by Simone Jameson
#Mentalhealthexperts are stressing proactivity and vigilance among #AfricanAmerican community members, after revealing statistics that show an uptick in #suicide attempts among #Black #youth.
Statistics from the #NationalFoundationforSuicidePrevention indicate that #suicide attempts among #AfricanAmerican children ages thirteen and under increased by seventy three percent from 1991 to 2017. Twice as high compared with attempted #suicide rates among Caucasian children.
In Southwest Georgia, experts cite limited access to quality #mentalhealthcare, #stigma around #mentalhealth, and perceived #racism from healthcare providers as contributing factors.
“Historically and for good reason, there’s been #stigma and medical distrust within the #Black community that contributes to disparities in the #mentalhealth of #Black children. The families, the patients, the children…their relationship is negatively impacted by perceived #racism and discrimination.” said Roland Behm of the Georgia Chapter of the #NationalFoundationforSuicidePrevention. “If you mix the two you can see…the lack of #mentalhealthcareproviders with the historical mistrust and #stigma, you can see how that can come together to create a difficult environment for those people who may be seeking help but might not know where to turn.”
Behm challenges residents to create caring, compassionate and connected communities for youngsters.
“Part of it is the environment that we can create in terms of greater acceptance, willingness to listen, willingness to ask questions…if you have a neighbor or friend that you’re concerned about – to be able to discuss it with them,” he went on to say. “We also need to be more forceful advocates, both for individual care as well as broadly #mentalhealth care among all those who need it.”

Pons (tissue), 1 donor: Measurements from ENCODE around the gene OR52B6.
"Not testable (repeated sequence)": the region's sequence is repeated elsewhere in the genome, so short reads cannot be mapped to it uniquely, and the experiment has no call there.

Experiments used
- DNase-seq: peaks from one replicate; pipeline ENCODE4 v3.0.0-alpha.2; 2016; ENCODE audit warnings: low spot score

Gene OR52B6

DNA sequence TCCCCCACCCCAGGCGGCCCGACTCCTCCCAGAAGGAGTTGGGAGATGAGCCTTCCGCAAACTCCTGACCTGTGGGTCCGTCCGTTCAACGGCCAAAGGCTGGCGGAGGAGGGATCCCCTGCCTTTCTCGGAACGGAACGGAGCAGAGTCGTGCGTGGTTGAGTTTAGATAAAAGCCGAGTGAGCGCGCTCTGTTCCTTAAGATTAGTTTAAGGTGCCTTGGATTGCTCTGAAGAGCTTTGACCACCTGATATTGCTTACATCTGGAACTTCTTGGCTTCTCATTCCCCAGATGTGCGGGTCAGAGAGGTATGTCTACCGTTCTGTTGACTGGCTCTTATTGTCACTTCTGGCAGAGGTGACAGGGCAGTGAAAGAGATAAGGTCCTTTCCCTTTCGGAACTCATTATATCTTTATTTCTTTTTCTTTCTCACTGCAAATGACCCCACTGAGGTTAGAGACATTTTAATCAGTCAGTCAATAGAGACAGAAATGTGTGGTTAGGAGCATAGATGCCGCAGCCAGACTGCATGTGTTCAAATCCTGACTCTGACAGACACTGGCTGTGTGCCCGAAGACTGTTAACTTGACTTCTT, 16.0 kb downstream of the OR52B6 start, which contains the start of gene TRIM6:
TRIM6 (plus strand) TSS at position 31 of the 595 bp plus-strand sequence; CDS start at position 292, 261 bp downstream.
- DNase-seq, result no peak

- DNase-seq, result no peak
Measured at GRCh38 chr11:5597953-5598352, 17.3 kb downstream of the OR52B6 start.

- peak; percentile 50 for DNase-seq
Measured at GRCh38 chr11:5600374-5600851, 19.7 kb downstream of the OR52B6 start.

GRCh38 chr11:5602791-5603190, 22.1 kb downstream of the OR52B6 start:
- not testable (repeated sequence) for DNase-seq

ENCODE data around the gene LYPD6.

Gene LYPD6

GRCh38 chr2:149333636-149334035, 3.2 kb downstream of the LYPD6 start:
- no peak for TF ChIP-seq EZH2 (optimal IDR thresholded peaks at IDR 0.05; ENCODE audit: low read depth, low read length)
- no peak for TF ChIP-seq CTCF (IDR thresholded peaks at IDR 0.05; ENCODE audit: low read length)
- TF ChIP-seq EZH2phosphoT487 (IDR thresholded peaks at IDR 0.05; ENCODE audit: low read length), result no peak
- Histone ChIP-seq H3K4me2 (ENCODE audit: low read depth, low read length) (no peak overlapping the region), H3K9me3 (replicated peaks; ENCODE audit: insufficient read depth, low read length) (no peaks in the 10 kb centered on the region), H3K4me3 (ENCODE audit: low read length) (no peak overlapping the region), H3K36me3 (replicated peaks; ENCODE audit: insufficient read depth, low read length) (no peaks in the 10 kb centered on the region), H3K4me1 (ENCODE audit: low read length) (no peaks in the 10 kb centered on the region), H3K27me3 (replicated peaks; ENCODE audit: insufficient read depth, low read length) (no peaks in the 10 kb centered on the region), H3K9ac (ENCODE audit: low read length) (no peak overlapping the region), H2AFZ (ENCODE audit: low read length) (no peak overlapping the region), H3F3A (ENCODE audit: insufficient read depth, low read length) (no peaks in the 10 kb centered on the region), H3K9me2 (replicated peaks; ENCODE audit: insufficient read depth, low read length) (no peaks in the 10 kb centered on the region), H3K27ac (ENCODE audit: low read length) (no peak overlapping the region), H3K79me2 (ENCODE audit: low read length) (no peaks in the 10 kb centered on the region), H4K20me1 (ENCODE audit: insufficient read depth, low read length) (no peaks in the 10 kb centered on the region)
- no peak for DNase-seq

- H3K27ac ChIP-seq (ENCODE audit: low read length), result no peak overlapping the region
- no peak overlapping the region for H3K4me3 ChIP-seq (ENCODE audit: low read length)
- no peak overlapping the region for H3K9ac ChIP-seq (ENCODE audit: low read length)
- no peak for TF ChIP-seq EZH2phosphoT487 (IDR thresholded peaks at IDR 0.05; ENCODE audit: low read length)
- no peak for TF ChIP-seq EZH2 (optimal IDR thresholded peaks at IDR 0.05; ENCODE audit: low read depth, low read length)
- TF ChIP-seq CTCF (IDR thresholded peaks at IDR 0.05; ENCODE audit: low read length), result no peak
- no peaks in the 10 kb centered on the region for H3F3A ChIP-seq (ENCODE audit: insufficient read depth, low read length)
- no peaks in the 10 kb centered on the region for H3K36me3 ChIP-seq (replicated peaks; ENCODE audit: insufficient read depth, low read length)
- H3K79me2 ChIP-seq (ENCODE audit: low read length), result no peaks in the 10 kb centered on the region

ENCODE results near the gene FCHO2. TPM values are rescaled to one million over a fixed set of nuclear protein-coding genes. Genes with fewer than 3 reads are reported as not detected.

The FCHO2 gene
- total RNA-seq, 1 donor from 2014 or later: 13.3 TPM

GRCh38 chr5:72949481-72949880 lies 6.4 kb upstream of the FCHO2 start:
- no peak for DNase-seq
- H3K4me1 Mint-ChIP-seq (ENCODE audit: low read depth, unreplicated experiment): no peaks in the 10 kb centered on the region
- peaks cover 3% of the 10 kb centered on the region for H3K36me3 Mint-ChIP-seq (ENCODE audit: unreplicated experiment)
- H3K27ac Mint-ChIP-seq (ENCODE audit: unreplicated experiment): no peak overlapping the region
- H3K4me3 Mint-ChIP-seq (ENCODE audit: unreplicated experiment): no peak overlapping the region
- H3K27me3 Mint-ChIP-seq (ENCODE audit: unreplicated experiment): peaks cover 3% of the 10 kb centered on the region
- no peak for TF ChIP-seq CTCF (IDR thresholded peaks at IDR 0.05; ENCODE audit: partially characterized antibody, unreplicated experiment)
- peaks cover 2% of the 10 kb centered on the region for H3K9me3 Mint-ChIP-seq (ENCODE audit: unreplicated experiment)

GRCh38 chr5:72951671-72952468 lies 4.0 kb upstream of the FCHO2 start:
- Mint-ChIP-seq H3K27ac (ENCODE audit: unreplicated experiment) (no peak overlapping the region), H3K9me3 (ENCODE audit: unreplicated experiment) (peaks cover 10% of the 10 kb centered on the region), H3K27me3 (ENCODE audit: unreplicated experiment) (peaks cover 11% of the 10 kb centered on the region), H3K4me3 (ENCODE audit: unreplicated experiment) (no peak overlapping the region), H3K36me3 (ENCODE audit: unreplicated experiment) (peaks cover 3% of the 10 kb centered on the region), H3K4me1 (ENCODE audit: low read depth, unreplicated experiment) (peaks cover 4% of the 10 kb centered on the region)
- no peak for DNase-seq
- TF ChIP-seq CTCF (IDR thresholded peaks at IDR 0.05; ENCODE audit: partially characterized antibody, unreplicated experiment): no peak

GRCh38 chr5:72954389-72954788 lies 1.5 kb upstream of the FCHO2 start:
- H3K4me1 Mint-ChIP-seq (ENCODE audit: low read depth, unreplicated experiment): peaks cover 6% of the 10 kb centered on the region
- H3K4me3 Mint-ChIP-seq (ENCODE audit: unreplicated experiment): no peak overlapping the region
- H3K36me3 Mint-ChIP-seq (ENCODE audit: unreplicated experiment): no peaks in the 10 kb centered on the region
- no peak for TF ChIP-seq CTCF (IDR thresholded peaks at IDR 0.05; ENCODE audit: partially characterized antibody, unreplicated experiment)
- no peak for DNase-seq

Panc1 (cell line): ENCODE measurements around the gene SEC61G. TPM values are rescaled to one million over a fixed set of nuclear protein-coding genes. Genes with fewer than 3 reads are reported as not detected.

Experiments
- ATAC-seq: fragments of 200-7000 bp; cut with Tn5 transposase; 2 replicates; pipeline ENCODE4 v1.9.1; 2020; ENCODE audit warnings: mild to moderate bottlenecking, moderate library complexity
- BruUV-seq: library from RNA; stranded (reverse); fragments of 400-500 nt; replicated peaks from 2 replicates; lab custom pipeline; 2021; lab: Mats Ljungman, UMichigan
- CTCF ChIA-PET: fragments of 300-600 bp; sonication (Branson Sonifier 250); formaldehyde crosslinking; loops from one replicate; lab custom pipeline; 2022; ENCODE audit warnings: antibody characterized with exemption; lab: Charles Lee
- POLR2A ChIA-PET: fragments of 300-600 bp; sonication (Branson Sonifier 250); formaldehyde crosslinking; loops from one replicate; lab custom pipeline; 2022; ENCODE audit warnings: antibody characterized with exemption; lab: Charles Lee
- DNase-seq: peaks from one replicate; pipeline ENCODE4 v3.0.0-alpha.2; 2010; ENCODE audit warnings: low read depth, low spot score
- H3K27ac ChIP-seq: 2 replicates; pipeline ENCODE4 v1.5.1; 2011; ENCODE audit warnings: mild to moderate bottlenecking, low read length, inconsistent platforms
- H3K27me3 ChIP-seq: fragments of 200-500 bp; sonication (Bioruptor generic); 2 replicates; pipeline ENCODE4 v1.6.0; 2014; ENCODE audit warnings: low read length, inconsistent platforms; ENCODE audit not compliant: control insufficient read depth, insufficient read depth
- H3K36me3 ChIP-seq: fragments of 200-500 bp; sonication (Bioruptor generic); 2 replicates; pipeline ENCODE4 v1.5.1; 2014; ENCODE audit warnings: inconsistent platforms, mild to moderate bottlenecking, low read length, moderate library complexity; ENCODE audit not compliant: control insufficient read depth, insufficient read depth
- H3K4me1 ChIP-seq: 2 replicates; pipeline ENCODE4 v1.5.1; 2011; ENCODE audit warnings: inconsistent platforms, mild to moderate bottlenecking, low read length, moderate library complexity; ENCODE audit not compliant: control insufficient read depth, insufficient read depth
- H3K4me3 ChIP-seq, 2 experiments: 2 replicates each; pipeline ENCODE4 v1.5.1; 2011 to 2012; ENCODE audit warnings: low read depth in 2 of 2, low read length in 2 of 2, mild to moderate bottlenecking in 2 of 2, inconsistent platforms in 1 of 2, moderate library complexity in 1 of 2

Those struggling with suicidal thoughts are urged to call the #NationalSuicidePreventionHotline at 800-273-8255. #Mentalhealth resources are available at AFSP.org and on the #AmericanFoundationforSuicidePrevention #Facebook page.
July is minority #mentalhealth month.
Welcome to the “next chapter” of my life… being a voice and an advocate for #mentalhealthawarenessandsuicideprevention, especially pertaining to our younger generation of students and student-athletes.
Getting men to speak up and reach out for help and assistance is one of my passions. Us men need to not suffer in silence or drown our sorrows in alcohol, hang out at bars and strip joints, or get involved with drug use.
Having gone through a recent bout of #depression and #suicidalthoughts myself, I realize now, that I can make a huge difference in the lives of so many by sharing my story, and by sharing various resources I come across as I work in this space. #http://bit.ly/JamesMentalHealthArticle